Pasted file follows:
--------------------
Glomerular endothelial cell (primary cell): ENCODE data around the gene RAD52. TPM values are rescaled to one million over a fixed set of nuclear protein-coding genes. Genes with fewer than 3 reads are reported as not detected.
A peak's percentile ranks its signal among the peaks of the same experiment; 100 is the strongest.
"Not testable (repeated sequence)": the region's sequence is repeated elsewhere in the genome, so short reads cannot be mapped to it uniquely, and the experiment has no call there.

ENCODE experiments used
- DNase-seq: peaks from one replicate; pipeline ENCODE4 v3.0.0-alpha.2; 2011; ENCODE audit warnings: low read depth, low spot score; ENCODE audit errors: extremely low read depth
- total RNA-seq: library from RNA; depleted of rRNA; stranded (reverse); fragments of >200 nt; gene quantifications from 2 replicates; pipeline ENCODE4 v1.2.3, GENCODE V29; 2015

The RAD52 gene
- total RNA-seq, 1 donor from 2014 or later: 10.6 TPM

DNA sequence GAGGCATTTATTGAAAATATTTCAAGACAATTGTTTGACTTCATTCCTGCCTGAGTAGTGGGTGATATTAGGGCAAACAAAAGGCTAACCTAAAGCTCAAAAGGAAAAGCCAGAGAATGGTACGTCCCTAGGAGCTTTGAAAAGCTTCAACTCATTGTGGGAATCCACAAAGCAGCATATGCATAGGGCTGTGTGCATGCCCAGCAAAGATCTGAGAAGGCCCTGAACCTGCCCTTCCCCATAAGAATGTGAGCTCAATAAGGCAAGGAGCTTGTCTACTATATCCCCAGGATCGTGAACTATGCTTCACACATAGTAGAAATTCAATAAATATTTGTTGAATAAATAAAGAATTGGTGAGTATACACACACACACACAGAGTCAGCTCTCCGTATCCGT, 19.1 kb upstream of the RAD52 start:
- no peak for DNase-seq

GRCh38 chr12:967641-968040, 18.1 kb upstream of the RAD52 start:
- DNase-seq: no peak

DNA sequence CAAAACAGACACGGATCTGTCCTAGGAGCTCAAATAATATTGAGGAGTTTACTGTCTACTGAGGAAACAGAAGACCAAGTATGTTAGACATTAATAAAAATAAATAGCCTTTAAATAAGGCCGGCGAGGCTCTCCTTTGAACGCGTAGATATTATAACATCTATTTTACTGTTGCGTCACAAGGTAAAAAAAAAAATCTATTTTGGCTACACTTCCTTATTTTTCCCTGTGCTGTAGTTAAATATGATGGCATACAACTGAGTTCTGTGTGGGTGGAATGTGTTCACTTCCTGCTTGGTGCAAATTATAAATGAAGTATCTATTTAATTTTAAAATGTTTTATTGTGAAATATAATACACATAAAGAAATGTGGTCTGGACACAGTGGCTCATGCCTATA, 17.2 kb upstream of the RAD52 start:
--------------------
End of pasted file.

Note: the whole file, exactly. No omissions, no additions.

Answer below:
Glomerular endothelial cell (primary cell): ENCODE data around the gene RAD52. TPM values are rescaled to one million over a fixed set of nuclear protein-coding genes. Genes with fewer than 3 reads are reported as not detected.
A peak's percentile ranks its signal among the peaks of the same experiment; 100 is the strongest.
"Not testable (repeated sequence)": the region's sequence is repeated elsewhere in the genome, so short reads cannot be mapped to it uniquely, and the experiment has no call there.

ENCODE experiments used
- DNase-seq: peaks from one replicate; pipeline ENCODE4 v3.0.0-alpha.2; 2011; ENCODE audit warnings: low read depth, low spot score; ENCODE audit errors: extremely low read depth
- total RNA-seq: library from RNA; depleted of rRNA; stranded (reverse); fragments of >200 nt; gene quantifications from 2 replicates; pipeline ENCODE4 v1.2.3, GENCODE V29; 2015

The RAD52 gene
- total RNA-seq, 1 donor from 2014 or later: 10.6 TPM

DNA sequence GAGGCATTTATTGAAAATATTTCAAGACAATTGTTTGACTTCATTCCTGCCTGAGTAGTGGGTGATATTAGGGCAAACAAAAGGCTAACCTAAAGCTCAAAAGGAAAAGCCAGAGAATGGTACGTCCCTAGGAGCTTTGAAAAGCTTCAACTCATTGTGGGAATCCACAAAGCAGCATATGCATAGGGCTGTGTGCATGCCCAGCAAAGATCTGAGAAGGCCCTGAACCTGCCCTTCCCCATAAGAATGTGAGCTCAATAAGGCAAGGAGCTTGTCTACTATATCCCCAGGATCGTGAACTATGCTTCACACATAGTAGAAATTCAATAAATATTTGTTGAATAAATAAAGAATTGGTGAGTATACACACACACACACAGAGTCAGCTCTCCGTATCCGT, 19.1 kb upstream of the RAD52 start:
- no peak for DNase-seq

GRCh38 chr12:967641-968040, 18.1 kb upstream of the RAD52 start:
- DNase-seq: no peak

DNA sequence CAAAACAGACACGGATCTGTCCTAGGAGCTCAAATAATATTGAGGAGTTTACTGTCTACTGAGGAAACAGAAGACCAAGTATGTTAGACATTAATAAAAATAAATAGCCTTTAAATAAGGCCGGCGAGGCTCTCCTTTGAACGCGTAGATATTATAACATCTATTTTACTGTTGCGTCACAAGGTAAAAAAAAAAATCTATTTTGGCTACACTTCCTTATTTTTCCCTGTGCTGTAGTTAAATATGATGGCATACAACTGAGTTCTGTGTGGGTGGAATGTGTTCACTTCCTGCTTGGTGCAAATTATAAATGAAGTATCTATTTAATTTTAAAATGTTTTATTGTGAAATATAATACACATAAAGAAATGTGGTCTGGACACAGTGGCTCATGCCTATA, 17.2 kb upstream of the RAD52 start: